Finding enjoyable activities for seniors with dementia is all about planning ahead and playing to one’s strengths. Alzheimer’s disease and other forms of dementia can cause significant changes in a person’s ability to communicate and remain independent. Therefore, caregivers are often responsible for finding activities that will help improve their loved one’s quality of life as they age.
Though challenging at times, stimulating activities will help your loved one feel more connected. Everyone is different, and depending on the stage of their condition, these activities may be difficult. Still, for patients who respond well, here are some quality activities for seniors with dementia:
5 Activities for Seniors with Dementia
1. Organize a Memory Box
Most people with dementia can better recall their long-term memories. These recollections can date back to their earlier adult years or even their childhood. These strong connections represent an avenue caregivers which can use to help someone regain portions of their identity. Strengthening this part of their mind will also help them create new memories when possible.
A memory box contains items that are associated with early parts of someone’s life. These sentimental objects will help your loved on remind recall their long-term memories. Since smell is closely linked to memory, it’s a good idea to fill a memory box with soaps, perfumes, and aftershave. You can even include candles or essential oils that will remind someone of the holidays such as peppermint and gingerbread.
2. Browse Family Photo Albums
Although our digital world is making them rarer, photo albums represent a great way for someone to reconnect with their identity. Again, some of the most effective pictures will be from someone’s childhood or adolescent years. They should also include major life events like weddings, graduations, or a child’s birth. If these pictures are unavailable, old magazines or periodicals are a good alternative. These snippets will bring back memories of defining historical moments and other cultural events.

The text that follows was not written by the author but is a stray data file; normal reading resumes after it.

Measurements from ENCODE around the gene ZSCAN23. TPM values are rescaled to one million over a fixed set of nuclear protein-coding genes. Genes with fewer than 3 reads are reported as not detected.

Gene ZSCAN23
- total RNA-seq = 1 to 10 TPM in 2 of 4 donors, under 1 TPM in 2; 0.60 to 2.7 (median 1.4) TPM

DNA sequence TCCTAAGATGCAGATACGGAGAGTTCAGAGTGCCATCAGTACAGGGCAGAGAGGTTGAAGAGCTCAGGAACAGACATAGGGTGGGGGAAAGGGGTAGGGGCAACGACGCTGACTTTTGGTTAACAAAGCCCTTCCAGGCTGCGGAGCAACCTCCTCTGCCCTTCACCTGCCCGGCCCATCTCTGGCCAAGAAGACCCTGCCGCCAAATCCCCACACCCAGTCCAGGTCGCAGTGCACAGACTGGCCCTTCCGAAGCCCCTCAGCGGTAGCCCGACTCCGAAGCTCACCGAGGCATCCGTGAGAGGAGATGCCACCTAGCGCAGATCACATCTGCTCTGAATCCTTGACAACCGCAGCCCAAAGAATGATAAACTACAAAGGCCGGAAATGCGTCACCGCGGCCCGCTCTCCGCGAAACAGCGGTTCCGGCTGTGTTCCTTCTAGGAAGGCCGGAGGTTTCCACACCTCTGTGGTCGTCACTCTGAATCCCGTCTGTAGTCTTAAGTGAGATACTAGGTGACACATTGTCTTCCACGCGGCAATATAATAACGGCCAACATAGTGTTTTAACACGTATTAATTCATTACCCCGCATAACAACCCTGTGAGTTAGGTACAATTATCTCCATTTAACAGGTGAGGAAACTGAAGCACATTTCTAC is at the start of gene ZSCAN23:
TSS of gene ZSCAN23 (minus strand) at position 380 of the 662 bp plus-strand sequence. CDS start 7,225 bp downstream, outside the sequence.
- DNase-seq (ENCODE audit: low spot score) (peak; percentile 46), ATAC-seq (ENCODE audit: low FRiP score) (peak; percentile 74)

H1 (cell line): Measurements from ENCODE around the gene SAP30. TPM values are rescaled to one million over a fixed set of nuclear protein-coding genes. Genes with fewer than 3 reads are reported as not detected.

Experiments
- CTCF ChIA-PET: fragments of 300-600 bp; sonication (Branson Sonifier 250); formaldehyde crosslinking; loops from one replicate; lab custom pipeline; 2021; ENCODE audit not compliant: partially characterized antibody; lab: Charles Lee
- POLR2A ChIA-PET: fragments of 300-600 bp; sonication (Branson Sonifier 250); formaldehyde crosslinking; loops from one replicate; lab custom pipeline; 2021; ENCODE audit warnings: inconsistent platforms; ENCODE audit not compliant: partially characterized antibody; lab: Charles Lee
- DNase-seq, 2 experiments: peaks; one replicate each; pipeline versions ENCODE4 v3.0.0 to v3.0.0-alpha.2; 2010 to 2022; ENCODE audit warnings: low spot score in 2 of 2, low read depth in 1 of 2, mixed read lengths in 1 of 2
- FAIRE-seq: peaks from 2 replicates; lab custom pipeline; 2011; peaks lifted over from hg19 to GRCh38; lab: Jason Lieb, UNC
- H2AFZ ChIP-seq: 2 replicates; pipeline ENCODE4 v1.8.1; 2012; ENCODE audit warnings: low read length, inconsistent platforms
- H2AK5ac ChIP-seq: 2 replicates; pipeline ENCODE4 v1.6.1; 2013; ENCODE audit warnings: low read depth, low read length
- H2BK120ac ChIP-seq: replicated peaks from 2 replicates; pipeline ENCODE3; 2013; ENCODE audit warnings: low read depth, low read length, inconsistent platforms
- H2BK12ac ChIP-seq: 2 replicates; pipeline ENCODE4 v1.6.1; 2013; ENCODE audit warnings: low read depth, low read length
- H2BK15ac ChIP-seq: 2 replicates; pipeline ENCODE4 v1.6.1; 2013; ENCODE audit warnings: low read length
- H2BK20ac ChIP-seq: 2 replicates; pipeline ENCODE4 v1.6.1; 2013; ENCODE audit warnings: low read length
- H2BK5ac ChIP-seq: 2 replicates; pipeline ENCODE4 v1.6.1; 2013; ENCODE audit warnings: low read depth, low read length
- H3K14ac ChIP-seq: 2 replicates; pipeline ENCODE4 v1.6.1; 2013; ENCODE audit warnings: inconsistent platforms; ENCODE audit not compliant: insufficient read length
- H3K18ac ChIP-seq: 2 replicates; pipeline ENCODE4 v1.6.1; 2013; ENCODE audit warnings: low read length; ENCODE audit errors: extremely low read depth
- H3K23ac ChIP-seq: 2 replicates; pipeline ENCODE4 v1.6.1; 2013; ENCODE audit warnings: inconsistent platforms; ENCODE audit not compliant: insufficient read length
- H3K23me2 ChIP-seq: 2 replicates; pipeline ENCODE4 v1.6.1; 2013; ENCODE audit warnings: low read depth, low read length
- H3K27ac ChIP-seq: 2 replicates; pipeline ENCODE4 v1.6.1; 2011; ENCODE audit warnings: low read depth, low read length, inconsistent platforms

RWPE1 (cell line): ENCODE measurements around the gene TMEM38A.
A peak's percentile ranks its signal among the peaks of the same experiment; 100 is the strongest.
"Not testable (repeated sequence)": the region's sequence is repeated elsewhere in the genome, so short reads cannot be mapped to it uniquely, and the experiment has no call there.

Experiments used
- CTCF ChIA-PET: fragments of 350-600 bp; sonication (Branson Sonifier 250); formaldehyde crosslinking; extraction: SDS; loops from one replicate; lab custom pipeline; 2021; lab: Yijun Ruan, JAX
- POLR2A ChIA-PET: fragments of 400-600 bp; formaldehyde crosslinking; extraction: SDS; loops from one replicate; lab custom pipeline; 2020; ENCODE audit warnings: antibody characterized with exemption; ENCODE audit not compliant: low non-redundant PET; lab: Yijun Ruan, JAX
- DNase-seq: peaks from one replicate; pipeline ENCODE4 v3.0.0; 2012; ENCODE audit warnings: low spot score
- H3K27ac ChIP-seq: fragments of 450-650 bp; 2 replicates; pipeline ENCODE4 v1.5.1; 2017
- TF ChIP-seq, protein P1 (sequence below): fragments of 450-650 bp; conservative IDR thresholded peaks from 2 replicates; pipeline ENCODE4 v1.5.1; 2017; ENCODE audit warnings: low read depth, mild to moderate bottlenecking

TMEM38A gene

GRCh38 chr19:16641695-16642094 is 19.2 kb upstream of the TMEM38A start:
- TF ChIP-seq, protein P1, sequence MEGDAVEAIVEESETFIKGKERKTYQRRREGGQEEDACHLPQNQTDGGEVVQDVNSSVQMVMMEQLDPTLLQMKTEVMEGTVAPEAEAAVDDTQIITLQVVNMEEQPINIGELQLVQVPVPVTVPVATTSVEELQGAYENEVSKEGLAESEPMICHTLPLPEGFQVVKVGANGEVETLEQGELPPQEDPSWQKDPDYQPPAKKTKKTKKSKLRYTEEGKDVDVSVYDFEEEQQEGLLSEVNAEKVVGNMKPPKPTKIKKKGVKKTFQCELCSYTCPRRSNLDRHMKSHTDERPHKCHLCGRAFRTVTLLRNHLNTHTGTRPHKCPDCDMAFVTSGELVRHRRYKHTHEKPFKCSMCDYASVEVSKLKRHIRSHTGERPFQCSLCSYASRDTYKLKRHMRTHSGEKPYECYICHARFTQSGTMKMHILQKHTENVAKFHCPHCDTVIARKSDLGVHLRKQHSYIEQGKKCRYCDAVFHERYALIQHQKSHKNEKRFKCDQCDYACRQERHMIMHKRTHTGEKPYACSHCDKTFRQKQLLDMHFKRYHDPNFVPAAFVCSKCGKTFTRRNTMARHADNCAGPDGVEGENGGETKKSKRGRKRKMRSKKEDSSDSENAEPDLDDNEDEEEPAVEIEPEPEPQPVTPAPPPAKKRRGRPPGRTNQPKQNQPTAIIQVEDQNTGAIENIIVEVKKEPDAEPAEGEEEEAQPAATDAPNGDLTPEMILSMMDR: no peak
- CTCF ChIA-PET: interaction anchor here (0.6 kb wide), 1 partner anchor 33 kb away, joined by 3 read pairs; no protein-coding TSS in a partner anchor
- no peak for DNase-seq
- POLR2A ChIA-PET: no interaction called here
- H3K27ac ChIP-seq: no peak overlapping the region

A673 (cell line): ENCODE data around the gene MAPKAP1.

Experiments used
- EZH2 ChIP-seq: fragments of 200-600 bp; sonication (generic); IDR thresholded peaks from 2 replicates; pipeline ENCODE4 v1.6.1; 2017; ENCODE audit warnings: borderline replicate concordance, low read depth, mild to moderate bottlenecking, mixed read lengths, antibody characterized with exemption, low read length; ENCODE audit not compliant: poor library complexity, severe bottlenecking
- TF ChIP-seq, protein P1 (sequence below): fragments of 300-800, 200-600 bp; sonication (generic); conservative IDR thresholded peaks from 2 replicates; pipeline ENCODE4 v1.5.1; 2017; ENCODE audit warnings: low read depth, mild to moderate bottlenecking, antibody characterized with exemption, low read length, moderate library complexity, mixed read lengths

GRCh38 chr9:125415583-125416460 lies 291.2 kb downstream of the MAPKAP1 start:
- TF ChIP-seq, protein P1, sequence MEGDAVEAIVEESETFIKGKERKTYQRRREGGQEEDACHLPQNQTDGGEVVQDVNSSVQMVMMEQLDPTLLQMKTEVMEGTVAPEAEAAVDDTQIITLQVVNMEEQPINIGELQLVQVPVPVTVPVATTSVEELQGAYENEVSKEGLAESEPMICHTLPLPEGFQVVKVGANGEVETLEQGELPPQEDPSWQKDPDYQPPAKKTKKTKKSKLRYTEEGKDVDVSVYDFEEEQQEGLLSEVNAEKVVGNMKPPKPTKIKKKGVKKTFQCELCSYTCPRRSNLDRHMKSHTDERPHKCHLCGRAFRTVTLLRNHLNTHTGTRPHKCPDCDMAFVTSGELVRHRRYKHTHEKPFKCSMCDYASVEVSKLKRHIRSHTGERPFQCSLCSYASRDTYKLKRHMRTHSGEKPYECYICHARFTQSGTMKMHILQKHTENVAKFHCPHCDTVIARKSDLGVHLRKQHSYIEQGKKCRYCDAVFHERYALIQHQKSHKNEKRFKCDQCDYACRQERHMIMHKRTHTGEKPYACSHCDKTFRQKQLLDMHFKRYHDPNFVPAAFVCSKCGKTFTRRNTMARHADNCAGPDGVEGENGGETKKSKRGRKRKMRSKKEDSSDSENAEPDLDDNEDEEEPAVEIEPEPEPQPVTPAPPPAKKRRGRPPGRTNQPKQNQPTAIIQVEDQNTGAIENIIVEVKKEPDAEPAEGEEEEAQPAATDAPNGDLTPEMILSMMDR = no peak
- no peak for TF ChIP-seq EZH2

3. Listen to Music
For many people growing up in the ’40s and ’50s, music played an enormous part in defining their youth. Playing someone’s favorite dance numbers or folk tunes have been proven to unlock deep associations within the brain, making an amazing difference in recall. With the internet, it’s easier than ever to stream music using applications like Spotify and Pandora, or other sites like YouTube.
Listening through speakers can help avoid uncomfortable headphones or ear damage. Otherwise, finding a solid playlist for your loved one is something that is cheap, easy, and often very effective.
4. Go for a Nature Walk
A common problem with activities for seniors with dementia is getting stuck indoors. This is because many seniors with cognitive disorders lack the ability to navigate in public spaces by themselves. Walking outside is a fantastic way to get some exercise while encouraging interaction with others and the sights, sounds, and smells of nature.
As always, make sure to sport proper footwear and dress appropriately for the weather. It’s also important to remember that someone with dementia may have trouble communicating their needs. You should always be aware of how someone under your care is handling hot and sunny climates. So remain mindful, find an easy walking path, and get some fresh air!
5. Use Old Skills
Some of the most essential tasks to someone’s personal wellbeing are their passions, hobbies, and skills. Examples include knitting, woodworking, gardening, writing, playing music — any activity that consumed a large portion of a person’s life because they genuinely enjoyed it!
If you don’t have the resources available at home, try finding classes to attend with other seniors who have similar interests. This allows seniors to socialize with others while reawakening old passions and potentially building new skills in the process.
Although these conditions can be extremely debilitating, there are many ways you can help. Try some of these activities for seniors with dementia and let us know how they go! If you have any suggestions for other activities let us know in the comments below!